On 27 June 1985, Goniwe, Fort Calata, Sparrow Mkhonto and Sicelo Mhlauli (known as the Cradock Four) left for Port Elizabeth at about 10am. Goniwe as the UDF rural organiser in the Karoo was going to Port Elizabeth to address the movement's leadership. The vehicle that the four activists were travelling in was spotted by the police at Cookhouse, around lunchtime.[2]

In the afternoon, Goniwe attended meetings with his comrades. Goniwe's last meeting was at the house of UDF activist Michael Coetsee, finished at around 21h00. The four left at about 21h10, after Goniwe refused the invitation from fellow UDF member Derrick Swarts to stay over and not travel at night, saying he wanted to spend time with his family. The four were intercepted by a police roadblock outside Port Elizabeth. They were abducted, assaulted and burnt.[2]

Mkhonto and Mhlauli's bodies were found in different parts of a dump near Bluewater Bay, Port Elizabeth. Goniwe and Calata's bodies were found in Bluewater Bay days later. Calata, Goniwe, Mhlauli and Mkhonto were buried in Cradock on 20 July 1985, at a massive political funeral attended by thousands of people from all over the country. Speakers at the funeral included Beyers Naudé, Allan Boesak and Steve Tshwete gave keynote addresses. A message from the then president of the ANC Oliver Tambo was read.[8] [9][3]


The South African government denied its involvement in the murder of the Cradock Four. However, by early June 1985, a copy of the signal message form issuing their death warrant was anonymously sent to Transkei's Minister of Defence, Major-General Bantu Holomisa, who forwarded the document to Transkei's Director of Military Intelligence. The document proposed the permanent removal of Matthew Goniwe, Mbulelo Goniwe and Fort Calata from the community.[1]

A two-year inquest into the death of the Cradock Four began in 1987 (Inquest No. 626/87) under the Inquests Act No. 58 of 1959, headed by Magistrate E de Beer. At the end of the inquest on 22 February 1989, the magistrate found that the four had been killed by “unknown persons”. In 1992, President FW de Klerk called for a second inquest after the disclosure on 22 May 1992 by the New Nation newspaper of a top secret military signal calling for the "permanent removal from society" of Goniwe, Calata and Goniwe’s cousin, Mbulelo. The second inquest began on 29 March 1993 and ran for 18 months in terms of the Inquests Amendment. Judge Neville Zietsman, in delivering his verdict, found that the security forces were responsible for their deaths, although no individual was named as responsible.[3]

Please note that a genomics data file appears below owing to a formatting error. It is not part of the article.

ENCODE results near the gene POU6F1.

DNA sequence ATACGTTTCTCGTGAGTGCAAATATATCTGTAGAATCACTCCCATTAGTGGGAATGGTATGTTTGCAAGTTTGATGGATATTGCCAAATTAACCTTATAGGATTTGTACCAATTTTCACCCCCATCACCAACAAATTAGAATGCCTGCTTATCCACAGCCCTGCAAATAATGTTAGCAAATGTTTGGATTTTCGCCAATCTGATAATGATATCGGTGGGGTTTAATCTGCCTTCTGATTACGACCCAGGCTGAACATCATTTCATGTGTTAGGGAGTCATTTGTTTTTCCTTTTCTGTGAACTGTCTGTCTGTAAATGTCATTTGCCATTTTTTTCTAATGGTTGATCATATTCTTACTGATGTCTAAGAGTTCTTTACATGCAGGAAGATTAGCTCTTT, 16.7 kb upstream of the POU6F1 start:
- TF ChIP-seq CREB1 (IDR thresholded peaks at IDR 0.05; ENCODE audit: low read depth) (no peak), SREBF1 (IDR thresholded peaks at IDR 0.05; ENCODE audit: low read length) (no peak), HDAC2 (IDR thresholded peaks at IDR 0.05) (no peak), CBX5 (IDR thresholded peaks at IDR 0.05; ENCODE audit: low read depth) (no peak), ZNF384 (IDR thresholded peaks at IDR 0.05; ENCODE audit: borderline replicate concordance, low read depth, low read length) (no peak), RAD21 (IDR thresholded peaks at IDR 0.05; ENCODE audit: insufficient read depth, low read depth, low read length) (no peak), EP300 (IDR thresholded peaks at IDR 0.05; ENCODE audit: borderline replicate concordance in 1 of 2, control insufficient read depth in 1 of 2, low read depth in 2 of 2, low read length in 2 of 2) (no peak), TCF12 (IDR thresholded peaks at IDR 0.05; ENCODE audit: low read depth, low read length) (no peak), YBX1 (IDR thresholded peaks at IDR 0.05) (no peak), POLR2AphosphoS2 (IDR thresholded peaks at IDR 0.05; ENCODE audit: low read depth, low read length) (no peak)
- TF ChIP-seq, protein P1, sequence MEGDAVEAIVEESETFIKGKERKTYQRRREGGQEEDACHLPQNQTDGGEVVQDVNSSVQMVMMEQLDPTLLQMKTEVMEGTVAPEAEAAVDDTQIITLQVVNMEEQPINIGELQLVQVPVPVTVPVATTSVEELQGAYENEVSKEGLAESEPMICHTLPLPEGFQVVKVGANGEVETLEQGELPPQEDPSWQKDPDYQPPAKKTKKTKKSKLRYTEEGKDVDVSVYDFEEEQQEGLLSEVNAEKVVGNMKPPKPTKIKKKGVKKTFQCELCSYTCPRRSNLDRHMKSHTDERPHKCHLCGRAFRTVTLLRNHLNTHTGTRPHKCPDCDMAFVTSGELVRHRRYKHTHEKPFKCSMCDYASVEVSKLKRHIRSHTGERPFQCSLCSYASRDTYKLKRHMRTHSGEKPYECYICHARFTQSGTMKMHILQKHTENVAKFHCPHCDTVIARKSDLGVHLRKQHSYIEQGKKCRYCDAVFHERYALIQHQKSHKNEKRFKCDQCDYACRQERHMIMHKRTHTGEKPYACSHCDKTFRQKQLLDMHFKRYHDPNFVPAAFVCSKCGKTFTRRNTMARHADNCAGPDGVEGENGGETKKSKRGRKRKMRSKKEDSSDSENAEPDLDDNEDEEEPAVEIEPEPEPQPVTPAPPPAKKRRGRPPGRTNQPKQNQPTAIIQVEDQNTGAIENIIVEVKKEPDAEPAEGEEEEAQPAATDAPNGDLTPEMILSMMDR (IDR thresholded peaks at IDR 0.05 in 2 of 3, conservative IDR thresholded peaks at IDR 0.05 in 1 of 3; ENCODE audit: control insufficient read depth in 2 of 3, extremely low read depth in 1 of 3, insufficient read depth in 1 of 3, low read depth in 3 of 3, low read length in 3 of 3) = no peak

In December 1999, the Truth and Reconciliation Commission refused amnesty to six of the former Port Elizabeth security policemen who were involved in the murder of the Cradock Four. The six security policemen are the late former security branch head Harold Snyman, Eric Alexander Taylor, Gerhardus Johannes Lotz, Nicolaas Janse van Rensburg, Johan van Zyl and Hermanus Barend du Plessis. Colonel Snyman gave the order for the killing of Goniwe, Sparrow Mkhonto, Fort Calata and Sicelo Mhlauli in 1985. Former Vlakplaas commander Eugene de Kock was the only one who was granted amnesty.[10]

In 2007, the then Deputy Minister of Environmental Affairs and Tourism Rejoice Mabudafhasi launched the Cradock Four Garden of Remembrance and Vusubuntu Cultural village in honour of the Cradock Four on the N10 between Bedford and Cradock.[11]

In 2010, filmmaker, David Forbes, released his documentary about Matthew Goniwe. The production of the movie took years to produce because access to transcripts of amnesty hearings were so difficult to get hold of. Forbes had to use the Promotion of Access to Information Act No 2 of 2000 to finally get his hands on the information.[12]

See also[edit]


  1. ^ a b "Unveiling the mystery of the Cradock Four: 25 years later". South African History Archives. Retrieved 5 October 2017.
  2. ^ a b c d e f g h "Matthew Goniwe". South African History Online. Retrieved 5 October 2017.
  3. ^ a b c d e f g "Fort Calata". South African History Online. Retrieved 5 October 2017.
  4. ^ "Sicelo Mhlauli". South African History Online. Retrieved 5 October 2017.
  5. ^ "Sparrow Mkhonto". South African History Online. Retrieved 5 October 2017.
  6. ^ a b c "The Biography of Matthew Goniwe". The Cradock Four. Retrieved 5 October 2017.
  7. ^ Mbabela, Zandile (23 April 2016). "Story behind Cradock Four picture". HeraldLIVE. Retrieved 2017-10-11.
  8. ^ "Ten years on, who killed Matthew Goniwe". Mail & Guardian. Mail & Guardian Online. 2 June 1995. Retrieved 25 January 2018.
  9. ^ "Biographies of the Calata family". Rhodes University. Retrieved 28 February 2018.
  10. ^ "No amnesty for killers of Cradock Four". Independent News Online. 14 December 1999. Retrieved 5 October 2017.
  11. ^ Magadla, Qaqamba (5 April 2016). "Neglected memorial to Cradock Four to receive(sic) a massive facelift". DispatchLIVE. Retrieved 2017-10-11.
  12. ^ "Cradock Four Memorial". SA Venues. Retrieved 5 October 2017.